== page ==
This is a weekly post that highlights resources from other counselors that I have found helpful. The counselors may be from the biblical counseling, Christian psychology, integration, or secular counseling traditions. By linking to a post, I am not giving it my full endorsement, I am merely indicating that I believe it made a unique contribution or raised an important subject for consideration.
Twitter Question Mandated Reporting by Diane Langberg
“Can you address the complexities of mandated reporting related to the fact that adults typically have power of consent, other than elders and those with disabilities? With battered women or those abused as children it is possible to violate confidentiality and expose people to physical and emotional pain if they do not consent to a police report. Can you address this as a part of empowering adult survivors, balanced with cutting off access by predators?”
- If you want more on this subject, consider the brief video training – If I Learn of Abuse When Am I Mandated to Report and What Should I Do Even When I’m Not Mandated to Report?
The Five Key Factors in Every Christian’s Sanctification by Tim Challies
How does God go about this work of sanctification? David Powlison helpfully narrows it down to five means or five streams through which God pours out his sanctifying grace. These factors work in tandem, each one contributing to our lifelong gain in godliness.
- If you are interested in factors that contribute to change, you might also like Brain Research, Biblical Counseling, and the Change Process: Habits.
Meditation- An Exercise for Christians by Eliza Huie
Meditation is a part of holistic health and should be something every believer gives attention to. But just like mindfulness we must be clear as to what we are talking about.
- If you are interested in this post, you might also like Can Someone Be Spiritually Healthy and Still Experience Mental Health Challenges?.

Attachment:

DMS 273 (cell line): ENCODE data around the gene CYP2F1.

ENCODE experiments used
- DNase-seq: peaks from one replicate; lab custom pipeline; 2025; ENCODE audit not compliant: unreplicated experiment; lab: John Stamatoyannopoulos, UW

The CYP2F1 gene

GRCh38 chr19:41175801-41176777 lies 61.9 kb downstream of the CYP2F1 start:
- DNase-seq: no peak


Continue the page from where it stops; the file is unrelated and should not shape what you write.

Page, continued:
Psychiatric Disorders & the Church by David Powlison (Podcast)
Alasdair Groves sits down and talks with David Powlison about Psychiatric Disorders & the Church.
- If you are interested in this subject, you might also like Dietrich Bonheoffer on Psychiatry.
What Are Moods? by Paul Thaghard
Moods and emotions are linked. When you are in a bad mood, you are inclined to have negative emotions such as being sad, angry, or afraid about something. But when you are in a good mood, you are inclined to have positive emotions such as being happy or hopeful about something. So the nature of emotions should inform us about the nature of moods.
- If you benefited from this post, you might also want to read What Is “Emotional Maturity”?
What I’m Reading
After an Affair: Pursuing Restoration (31-Day Devotionals for Life) by Michael Gembola. You have been unfaithful, and you want help, but moving forward is complicated. Professional counselor Michael Gembola provides daily guidance and encouragement to help you make lasting change. He offers reflection questions, plus suggestions for practical actions, so you can form new qualities and habits as you move toward God in repentance and toward your spouse in reconciliation.
You feel both guilty and frustrated—your family and friends are distant, and God alone is left (and you’re not sure how happy he is with you either). Yet God is a gracious, loving healer who makes upside-down things rightside-up again . . . even this.
Here is help and encouragement for you to move toward God in repentance while moving closer toward your spouse in reconciliation.
Tweets of the Week
Admitting fault is a time saver.
You’ll have more time to move forward & less time defending your actions.
— BJ Thompson (@bj116) September 14, 2018
“Those who know good awaits them in heaven can afford to be generous on earth. They lose nothing in the giving of what has been given to them.”@jenniferwilkin , "In His Image"
— Chris Pappalardo (@ChrisJPappa) September 14, 2018
Nostalgia for the past and fear for the future are equally out of place for the Christian.
— Lesslie Newbigin (@LesslieNewbigin) July 28, 2018
On the Lighter Side
Because, “A joyful heart is good medicine, but a crushed spirit dries up the bones,” Proverbs 17:22.
Especially for @ChrchCurmudgeon pic.twitter.com/RpL7FKErF8
— Valerie Kyriosity (@KyriosityTweets) September 16, 2018